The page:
Teach Us to Love - People Grieving
This is the May installment of our monthly series called “Teach Us To Love” that goes through concrete ways you can help those in difficult situations – everything from teen moms to child cancer patients to shut-ins – through interviews with experts who really understand what people in those situations are going through and have a good sense of what would really help them. This week we are talking about helping people dealing with grief. A lot of people want to help others and A. don’t know what to do because they really don’t understand the situation or B. only know of options that involve giving money and may feel like that is not something their family can do for whatever reason. This series exists to help bridge the gap between people in need and those with a desire to serve and practice the corporal works of mercy. For this article on serving the grieving I interviewed Christine Henderson. Christine has been married to her best friend for twenty-three years and has six children who she homeschools. After eighteen years of homeschooling, She is down to two left--a fifth grader and an eighth grader. Christine loves speaking to groups on various topics such as grief, prayer as a busy mom, making the most of the days God gives us, and also bringing the saints ALIVE by becoming one of the great saints and speaking "in character." You can check out her website here and her blog here. She has also recorded a video about grief here.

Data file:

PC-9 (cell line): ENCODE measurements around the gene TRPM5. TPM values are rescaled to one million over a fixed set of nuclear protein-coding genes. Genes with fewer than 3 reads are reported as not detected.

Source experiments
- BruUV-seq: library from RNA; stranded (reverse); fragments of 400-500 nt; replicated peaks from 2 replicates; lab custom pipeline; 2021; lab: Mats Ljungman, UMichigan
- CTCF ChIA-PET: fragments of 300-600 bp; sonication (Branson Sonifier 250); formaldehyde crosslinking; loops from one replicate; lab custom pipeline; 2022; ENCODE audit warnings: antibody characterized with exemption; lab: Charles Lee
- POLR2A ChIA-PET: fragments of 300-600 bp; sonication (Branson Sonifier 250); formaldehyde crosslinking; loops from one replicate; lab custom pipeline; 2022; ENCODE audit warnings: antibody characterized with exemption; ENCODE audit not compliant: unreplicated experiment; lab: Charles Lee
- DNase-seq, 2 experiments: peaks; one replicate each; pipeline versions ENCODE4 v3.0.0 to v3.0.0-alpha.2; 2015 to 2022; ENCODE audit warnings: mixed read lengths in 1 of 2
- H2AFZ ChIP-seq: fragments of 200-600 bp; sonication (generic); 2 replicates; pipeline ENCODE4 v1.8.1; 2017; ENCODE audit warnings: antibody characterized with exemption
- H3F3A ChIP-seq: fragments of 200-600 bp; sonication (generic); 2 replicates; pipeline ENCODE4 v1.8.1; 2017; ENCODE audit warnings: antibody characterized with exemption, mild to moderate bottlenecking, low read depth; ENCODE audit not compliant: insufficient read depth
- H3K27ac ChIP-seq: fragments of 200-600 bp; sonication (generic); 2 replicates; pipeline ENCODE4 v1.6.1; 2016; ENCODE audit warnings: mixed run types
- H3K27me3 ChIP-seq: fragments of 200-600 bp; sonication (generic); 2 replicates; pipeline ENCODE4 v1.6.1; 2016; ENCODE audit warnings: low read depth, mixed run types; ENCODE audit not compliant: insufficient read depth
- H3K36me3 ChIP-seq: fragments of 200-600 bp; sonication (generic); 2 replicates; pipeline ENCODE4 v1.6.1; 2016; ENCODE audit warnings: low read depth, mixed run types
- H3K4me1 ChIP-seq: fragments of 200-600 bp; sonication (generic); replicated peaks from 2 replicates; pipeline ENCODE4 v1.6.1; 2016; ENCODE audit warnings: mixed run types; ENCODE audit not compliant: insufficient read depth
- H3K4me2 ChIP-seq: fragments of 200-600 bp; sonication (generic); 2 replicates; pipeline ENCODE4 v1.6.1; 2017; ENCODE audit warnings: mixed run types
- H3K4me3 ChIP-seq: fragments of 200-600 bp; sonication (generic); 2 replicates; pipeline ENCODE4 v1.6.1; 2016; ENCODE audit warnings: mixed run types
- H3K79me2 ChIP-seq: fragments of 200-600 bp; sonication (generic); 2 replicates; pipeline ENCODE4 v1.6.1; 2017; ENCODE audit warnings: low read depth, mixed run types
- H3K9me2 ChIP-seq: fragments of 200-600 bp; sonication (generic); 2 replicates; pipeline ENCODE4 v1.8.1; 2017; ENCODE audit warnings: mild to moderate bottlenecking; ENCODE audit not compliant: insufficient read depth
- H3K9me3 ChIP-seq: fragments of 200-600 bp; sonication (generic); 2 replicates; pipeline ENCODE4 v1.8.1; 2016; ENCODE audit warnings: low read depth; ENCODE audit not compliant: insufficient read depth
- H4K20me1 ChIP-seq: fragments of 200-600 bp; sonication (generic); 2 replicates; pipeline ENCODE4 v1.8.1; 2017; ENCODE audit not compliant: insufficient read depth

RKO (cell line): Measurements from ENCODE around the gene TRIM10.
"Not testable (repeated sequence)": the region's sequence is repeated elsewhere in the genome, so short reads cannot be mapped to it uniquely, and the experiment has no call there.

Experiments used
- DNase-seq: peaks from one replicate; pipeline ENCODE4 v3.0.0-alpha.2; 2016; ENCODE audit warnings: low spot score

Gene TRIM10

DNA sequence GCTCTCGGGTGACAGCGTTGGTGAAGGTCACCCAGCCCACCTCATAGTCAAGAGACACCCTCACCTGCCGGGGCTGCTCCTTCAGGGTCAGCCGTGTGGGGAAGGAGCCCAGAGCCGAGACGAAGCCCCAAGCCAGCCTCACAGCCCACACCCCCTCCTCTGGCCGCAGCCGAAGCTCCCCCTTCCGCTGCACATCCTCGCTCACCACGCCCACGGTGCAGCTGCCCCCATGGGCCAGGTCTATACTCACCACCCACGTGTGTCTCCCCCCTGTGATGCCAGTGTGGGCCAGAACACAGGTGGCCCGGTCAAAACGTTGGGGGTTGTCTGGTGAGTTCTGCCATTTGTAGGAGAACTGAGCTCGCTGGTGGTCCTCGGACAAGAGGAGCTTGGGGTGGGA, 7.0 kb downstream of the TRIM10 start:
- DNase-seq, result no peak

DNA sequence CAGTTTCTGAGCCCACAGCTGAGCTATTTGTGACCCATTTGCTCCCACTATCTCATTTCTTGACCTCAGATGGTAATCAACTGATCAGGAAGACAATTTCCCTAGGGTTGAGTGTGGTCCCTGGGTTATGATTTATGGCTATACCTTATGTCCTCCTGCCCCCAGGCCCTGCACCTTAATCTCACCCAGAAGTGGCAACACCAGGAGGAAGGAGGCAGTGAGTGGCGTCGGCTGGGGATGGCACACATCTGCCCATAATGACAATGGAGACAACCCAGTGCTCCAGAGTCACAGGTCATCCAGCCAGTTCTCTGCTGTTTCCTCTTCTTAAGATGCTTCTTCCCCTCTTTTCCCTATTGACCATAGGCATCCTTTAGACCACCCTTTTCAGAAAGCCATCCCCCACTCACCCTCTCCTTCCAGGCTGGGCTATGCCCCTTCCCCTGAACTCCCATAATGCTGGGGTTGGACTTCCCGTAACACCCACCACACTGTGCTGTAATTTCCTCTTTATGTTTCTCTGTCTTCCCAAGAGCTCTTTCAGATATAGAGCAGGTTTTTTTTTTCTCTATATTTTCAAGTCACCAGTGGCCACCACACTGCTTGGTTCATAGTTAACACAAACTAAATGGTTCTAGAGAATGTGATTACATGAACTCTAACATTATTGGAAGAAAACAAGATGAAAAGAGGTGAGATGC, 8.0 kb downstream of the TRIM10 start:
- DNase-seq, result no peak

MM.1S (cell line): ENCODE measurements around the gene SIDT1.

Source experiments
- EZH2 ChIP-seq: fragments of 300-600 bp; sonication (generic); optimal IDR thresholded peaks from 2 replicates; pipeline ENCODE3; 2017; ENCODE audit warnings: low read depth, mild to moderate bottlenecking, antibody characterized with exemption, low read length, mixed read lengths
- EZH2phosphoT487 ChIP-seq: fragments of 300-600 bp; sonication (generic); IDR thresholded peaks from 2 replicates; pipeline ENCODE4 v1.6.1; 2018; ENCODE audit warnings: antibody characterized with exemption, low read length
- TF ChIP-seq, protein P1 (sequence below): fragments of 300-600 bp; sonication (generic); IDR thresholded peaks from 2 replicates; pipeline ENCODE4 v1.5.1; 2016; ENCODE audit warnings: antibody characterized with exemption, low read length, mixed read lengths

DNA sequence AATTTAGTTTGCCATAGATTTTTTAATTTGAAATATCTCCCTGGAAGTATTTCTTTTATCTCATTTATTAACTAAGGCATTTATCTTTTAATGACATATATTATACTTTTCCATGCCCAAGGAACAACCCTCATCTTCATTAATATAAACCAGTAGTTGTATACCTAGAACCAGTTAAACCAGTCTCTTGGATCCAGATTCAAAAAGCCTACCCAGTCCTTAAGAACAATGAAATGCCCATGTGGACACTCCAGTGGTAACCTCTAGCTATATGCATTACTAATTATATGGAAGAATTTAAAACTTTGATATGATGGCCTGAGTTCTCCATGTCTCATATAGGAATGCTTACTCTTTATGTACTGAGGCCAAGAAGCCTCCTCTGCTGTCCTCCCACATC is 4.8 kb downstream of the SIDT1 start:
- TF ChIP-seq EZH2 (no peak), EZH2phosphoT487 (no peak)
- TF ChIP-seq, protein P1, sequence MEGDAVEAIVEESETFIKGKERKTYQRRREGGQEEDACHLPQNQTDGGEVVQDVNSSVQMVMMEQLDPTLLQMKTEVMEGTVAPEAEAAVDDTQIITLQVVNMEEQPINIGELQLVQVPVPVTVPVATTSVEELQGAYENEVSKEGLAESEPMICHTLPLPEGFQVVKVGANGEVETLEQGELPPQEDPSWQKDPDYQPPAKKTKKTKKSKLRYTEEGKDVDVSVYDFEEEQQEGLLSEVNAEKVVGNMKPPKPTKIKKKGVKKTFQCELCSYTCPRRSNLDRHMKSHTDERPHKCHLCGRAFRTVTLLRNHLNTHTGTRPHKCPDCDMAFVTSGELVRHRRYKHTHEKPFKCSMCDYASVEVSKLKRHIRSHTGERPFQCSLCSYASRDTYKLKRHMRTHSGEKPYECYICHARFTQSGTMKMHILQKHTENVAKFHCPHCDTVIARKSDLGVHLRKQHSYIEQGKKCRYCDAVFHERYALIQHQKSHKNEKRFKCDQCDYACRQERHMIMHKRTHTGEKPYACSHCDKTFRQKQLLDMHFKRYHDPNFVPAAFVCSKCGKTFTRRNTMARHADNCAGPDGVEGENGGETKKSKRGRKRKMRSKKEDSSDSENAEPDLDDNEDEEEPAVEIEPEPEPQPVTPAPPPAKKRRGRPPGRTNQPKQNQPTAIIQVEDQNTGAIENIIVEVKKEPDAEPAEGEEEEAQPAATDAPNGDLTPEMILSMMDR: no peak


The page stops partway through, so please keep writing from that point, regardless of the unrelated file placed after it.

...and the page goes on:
SO LET’S JUMP RIGHT IN! What do you wish people knew about people suffering grief?When people are in the middle of grief, they often can't see ten feet ahead. Be there for them with concrete actions. Don't just say, "Call me if you need anything." Figure out what they need and then DO IT!
What are some concrete things people can do to help others in grief?
1. Call them. 2. Go visit them. 3. LISTEN (even if you have heard the story before – as many times as they want to tell it.) 4. Pray for them. 5. Help with meals. 6. Help with child care. Offer to take the kids for a few hours or overnight. 7. Run errands for them. Call them up and find out if they need anything from the grocery store. Call and say, "I am running to the grocery store and thought I would pick up some milk and eggs for you. Do you need anything else?"